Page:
If you and your spouse are planning to separate, the best way to make sure you have enough money for the future is to execute a written marital separation agreement. This agreement is like a contract that says how much you expect to receive in spousal support, how often payment should be made, and in what form.
If you choose not to file the marital separation agreement in court, the agreement is treated as a private contract between you and your spouse. This means you can choose not to receive any spousal support, but most people do not decline all support.
On the other hand, if you do file the marital separation agreement in court, depending on the state, a judge may decide whether the amount of spousal support is acceptable. Different states used different contract law concepts in upholding the terms of the agreement, such as whether the amount of support is unfair or unconscionable, and whether one spouse was forced or coerced into the agreement.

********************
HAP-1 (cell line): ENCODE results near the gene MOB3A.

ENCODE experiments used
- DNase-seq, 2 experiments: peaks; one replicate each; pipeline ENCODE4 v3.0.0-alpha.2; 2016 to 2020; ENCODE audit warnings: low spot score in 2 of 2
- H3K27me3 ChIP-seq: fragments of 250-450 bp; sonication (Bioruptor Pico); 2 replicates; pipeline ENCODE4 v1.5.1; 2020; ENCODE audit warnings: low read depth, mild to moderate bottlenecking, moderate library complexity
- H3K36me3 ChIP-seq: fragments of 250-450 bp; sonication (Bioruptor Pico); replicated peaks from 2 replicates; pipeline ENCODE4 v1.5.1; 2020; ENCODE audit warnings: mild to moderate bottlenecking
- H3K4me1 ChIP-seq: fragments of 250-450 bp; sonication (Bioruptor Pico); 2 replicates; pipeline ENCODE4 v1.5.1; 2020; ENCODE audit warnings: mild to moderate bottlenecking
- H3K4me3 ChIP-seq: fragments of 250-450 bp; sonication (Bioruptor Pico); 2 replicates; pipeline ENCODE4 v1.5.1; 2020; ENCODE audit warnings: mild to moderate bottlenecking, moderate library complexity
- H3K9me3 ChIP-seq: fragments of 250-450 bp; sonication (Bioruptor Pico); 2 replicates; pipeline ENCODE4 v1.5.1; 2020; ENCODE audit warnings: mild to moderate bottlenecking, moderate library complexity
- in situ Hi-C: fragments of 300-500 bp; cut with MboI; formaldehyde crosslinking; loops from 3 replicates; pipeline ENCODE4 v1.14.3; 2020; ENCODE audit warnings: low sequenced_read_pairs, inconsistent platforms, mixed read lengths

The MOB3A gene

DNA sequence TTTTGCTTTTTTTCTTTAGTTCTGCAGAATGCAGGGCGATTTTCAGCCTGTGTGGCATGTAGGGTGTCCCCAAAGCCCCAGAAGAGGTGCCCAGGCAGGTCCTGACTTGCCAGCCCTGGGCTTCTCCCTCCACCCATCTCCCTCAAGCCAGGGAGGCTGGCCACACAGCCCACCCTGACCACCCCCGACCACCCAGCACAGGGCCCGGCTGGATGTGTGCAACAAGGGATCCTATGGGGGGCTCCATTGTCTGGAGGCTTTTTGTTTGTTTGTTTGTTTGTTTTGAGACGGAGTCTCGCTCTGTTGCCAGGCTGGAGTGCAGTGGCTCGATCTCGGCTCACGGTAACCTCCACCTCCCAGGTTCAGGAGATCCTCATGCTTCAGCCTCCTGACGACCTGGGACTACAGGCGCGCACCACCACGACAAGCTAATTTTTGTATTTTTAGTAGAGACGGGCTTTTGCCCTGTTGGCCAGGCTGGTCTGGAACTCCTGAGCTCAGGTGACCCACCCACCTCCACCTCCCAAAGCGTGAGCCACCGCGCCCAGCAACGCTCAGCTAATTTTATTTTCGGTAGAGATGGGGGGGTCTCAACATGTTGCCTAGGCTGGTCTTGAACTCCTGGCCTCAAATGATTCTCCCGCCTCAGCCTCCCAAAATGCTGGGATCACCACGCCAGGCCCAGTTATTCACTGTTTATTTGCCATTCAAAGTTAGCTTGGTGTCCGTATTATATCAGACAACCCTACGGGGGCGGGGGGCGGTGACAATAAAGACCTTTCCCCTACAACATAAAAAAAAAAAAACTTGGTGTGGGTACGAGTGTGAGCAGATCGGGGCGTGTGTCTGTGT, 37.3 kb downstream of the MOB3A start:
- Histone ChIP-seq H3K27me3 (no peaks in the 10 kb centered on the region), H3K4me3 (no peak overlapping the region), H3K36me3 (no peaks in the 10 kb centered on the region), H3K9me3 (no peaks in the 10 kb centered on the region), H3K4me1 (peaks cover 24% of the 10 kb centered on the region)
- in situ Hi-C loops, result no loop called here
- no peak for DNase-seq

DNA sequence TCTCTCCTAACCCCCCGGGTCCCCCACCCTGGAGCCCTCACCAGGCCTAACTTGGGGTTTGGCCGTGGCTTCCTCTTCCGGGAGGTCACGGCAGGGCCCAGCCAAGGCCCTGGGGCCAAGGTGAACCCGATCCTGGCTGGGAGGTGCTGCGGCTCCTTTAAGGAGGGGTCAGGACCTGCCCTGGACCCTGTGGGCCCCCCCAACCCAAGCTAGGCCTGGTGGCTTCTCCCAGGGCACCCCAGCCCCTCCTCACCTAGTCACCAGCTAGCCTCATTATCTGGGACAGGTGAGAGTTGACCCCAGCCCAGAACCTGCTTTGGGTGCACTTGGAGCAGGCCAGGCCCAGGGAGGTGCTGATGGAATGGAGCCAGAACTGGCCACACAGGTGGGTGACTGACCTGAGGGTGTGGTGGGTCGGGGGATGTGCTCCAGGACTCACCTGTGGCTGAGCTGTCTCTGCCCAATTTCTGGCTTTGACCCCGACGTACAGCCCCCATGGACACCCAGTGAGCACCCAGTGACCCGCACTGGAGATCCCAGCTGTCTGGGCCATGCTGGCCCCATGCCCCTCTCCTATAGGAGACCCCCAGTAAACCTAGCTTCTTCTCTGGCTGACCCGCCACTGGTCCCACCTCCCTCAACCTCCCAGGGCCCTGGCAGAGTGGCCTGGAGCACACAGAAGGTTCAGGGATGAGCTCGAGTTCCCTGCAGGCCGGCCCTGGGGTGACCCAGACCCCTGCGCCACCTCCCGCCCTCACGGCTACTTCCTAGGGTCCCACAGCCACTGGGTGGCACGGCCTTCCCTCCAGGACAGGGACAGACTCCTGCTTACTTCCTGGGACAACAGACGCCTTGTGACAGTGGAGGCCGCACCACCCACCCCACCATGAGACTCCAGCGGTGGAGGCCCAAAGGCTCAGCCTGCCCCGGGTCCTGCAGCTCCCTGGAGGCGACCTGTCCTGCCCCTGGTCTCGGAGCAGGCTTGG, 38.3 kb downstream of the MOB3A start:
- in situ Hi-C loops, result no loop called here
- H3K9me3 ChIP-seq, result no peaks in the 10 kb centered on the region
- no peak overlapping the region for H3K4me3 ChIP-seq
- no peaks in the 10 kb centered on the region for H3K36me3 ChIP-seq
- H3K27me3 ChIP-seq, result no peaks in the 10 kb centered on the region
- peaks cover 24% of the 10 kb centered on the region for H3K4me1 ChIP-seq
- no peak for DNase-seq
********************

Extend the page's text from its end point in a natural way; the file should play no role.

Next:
When deciding on the amount of spousal support, keep in mind that the spouse who receives support must pay taxes on it, and the spouse that pays gets a tax deduction.
Once the husband and wife have agreed to an amount of spousal support in a marital separation agreement, the amount of support can be changed. If the agreement was not filed in court, the support can be changed if both the husband and wife agree to a different amount. If the agreement was filed in court, as most are before divorce proceedings, the court may order the amount changed.
Calculating the amount of spousal support you should receive or pay can be tricky if you have a complicated financial situation. Talking to a family lawyer about what is a reasonable amount of support can be an important step in securing you rights during the separation process.
Last Modified: 07-01-2018 08:21 PM PDTLaw Library Disclaimer
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